QUESTION: And on P-5+1, with Baghdad, I guess, a week away or little more than a week away, any sense that that is a particularly crucial meeting when it comes to Iran’s nuclear program? And I don’t suspect I’m necessarily going to get a firm answer on this, but are we moving toward a situation where we would accept some level, whether it’s 20 percent or so, of enrichment, because they seem to be so far along? Is that possible that our negotiating stance changes?

SECRETARY CLINTON: To the latter question, no.


SECRETARY CLINTON: (Laughter.) Absolutely no. We see this as potentially important. There is a unified position by the P-5+1 going into Baghdad which sets forth what we would expect to see Iran do on what kind of timetable to reassure the international community that it is not and will not seek nuclear weapons. And the fact that it is unified – that includes both the Chinese and the Russians – is a significant statement about the importance that the rest of the world is placing on a peaceful resolution of this problem.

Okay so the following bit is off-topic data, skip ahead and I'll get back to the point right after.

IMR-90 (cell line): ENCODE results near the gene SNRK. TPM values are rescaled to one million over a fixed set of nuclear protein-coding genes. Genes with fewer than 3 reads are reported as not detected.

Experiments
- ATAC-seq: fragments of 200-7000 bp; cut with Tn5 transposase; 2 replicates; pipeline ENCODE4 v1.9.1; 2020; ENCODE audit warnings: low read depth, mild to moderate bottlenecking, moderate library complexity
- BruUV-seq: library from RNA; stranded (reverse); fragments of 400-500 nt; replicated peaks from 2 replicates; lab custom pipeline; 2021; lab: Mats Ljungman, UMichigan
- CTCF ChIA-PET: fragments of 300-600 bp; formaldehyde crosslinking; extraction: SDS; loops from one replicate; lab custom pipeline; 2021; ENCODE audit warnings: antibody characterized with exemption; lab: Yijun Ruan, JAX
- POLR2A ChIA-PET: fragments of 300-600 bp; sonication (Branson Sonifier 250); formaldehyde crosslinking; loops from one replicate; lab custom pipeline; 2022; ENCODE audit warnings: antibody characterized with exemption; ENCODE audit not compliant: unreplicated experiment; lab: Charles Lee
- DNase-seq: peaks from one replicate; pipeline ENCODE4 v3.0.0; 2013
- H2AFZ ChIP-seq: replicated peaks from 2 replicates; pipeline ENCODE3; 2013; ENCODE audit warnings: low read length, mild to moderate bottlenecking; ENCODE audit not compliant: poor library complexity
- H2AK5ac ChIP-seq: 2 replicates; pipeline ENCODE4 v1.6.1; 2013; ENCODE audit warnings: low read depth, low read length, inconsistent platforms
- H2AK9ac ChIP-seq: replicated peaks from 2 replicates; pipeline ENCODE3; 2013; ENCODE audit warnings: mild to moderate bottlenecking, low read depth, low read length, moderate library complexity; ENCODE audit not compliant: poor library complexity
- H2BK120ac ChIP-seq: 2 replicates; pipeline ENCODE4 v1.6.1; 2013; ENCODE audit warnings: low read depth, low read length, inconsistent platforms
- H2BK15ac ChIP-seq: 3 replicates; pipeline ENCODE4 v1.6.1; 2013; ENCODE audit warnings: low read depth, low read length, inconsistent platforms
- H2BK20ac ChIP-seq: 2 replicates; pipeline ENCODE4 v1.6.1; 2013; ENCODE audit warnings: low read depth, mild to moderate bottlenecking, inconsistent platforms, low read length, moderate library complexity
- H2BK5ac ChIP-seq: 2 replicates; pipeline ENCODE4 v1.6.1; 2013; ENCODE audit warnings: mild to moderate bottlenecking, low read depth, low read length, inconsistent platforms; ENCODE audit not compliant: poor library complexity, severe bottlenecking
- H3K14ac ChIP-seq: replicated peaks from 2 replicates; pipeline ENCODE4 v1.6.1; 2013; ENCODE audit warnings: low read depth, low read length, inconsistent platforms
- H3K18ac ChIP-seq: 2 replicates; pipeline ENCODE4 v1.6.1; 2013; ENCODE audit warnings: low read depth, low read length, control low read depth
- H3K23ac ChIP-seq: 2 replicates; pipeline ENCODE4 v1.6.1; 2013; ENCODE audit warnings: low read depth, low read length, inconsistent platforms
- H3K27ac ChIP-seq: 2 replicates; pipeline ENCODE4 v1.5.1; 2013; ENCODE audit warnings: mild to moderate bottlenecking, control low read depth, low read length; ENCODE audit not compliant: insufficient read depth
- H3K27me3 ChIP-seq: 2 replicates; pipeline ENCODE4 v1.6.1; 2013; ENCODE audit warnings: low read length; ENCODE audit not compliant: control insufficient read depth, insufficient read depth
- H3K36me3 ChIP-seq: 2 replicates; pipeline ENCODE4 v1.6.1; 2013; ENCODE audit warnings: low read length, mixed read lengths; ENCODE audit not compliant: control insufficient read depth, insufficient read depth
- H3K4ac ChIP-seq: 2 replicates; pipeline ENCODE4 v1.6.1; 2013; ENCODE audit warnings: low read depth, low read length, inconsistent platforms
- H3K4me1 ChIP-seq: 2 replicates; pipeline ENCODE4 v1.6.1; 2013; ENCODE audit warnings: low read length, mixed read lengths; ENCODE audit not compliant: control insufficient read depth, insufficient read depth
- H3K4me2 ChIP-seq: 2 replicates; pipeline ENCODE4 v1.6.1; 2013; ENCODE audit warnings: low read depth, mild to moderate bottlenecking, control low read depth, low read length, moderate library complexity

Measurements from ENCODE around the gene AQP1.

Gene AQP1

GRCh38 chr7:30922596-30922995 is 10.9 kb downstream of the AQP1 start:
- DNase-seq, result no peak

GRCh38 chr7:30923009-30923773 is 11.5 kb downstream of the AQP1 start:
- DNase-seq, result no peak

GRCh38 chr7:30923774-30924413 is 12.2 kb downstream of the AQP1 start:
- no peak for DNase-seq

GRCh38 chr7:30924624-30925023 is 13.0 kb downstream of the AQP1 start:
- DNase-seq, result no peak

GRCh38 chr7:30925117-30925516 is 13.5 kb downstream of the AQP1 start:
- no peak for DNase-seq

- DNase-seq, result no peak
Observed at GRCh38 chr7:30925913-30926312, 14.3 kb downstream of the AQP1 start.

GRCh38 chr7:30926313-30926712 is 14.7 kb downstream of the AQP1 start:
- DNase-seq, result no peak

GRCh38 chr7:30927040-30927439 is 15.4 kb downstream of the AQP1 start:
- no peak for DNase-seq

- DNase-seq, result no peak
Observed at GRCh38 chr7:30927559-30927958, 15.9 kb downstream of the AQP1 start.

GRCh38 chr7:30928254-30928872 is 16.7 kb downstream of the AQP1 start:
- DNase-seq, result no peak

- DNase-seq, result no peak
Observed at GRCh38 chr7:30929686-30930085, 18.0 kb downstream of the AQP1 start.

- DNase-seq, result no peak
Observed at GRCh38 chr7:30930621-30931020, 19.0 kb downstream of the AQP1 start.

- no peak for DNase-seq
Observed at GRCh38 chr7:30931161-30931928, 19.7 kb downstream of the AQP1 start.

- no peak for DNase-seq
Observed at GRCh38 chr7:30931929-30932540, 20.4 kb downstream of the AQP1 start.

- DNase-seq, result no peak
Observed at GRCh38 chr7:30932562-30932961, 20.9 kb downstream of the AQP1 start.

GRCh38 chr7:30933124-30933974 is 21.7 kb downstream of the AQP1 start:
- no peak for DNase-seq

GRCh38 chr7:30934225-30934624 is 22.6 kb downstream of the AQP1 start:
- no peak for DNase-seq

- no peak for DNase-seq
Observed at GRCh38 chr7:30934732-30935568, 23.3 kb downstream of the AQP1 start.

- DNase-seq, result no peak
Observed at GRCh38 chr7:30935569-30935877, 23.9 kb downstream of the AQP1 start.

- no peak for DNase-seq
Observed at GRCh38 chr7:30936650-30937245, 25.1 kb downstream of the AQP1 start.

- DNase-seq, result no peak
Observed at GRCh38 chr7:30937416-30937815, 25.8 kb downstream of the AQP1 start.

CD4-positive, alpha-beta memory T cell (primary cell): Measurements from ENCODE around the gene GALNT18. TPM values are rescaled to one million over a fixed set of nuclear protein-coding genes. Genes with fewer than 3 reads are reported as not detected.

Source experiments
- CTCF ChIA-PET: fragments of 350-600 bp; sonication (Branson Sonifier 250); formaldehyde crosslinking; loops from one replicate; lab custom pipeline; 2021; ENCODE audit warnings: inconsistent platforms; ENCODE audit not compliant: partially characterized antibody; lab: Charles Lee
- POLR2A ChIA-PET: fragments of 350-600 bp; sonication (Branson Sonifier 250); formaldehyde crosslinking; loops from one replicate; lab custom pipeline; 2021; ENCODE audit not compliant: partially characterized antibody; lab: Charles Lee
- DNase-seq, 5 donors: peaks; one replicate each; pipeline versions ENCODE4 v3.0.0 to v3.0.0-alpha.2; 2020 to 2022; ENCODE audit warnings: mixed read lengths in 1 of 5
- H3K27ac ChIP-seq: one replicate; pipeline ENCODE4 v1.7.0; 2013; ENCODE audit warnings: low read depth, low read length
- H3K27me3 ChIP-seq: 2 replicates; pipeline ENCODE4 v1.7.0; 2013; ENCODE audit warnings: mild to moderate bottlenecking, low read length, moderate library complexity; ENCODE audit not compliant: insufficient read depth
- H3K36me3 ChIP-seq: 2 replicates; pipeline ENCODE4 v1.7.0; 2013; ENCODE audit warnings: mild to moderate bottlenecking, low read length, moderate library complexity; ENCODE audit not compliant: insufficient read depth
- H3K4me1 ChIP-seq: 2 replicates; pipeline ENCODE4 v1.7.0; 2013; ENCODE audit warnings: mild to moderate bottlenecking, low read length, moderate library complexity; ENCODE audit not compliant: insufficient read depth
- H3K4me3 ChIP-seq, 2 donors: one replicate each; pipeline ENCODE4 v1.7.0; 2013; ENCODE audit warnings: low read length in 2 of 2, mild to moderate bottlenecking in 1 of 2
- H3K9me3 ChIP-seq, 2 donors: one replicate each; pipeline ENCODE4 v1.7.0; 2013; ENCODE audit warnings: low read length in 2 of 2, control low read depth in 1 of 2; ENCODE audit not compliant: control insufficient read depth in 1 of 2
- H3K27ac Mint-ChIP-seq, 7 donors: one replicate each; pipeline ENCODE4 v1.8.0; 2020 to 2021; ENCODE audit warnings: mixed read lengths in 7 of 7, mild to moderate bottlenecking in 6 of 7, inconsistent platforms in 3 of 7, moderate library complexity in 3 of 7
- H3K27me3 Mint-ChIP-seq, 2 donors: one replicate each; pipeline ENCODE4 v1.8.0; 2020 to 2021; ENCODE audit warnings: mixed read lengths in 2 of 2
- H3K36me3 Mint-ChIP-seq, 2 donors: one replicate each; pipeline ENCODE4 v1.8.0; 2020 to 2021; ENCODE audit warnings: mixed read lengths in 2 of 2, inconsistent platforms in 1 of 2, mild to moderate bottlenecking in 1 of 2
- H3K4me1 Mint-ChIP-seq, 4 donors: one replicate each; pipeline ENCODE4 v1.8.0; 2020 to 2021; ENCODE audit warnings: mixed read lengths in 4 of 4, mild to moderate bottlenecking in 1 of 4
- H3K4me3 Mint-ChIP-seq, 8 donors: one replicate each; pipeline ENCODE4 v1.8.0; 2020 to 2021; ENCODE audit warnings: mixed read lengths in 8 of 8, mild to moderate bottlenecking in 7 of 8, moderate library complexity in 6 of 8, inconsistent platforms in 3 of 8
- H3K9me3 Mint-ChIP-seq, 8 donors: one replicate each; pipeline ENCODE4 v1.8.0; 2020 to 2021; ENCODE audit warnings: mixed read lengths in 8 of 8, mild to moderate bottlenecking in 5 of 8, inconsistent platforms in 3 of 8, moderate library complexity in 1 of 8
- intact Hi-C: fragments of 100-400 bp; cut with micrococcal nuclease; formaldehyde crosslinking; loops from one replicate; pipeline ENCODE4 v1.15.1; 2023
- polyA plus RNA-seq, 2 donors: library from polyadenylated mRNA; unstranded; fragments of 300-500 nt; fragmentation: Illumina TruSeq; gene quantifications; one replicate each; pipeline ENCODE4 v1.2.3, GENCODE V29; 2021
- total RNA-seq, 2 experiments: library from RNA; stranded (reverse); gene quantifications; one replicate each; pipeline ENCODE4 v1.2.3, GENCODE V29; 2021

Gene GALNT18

Whether it is meaningful or not in Baghdad will, to a large extent, depend upon the Iranian response. So once the unified position was agreed to, there has been outreach by the P-5+1 to the Iranians to say, “Here is an idea of what we’re expecting, that we want to see as the core of any negotiations, so we want you to come prepared,” because we don’t want to just have a meeting where we present and they say, “We’ll get back to you,” because time is of the essence. At the same time, the International Atomic Energy Agency is pushing Iran for access to some of the military sites that we believe are important for determining the factual basis of where Iran’s nuclear program might be.

So we will be taking stock in Baghdad, but we come in good faith. We come with an appropriate set of actions that could be taken by Iran that would be reassuring to the international community, and we wouldn’t be going if we didn’t expect to see Iran respond in kind.

PRN: 2012/769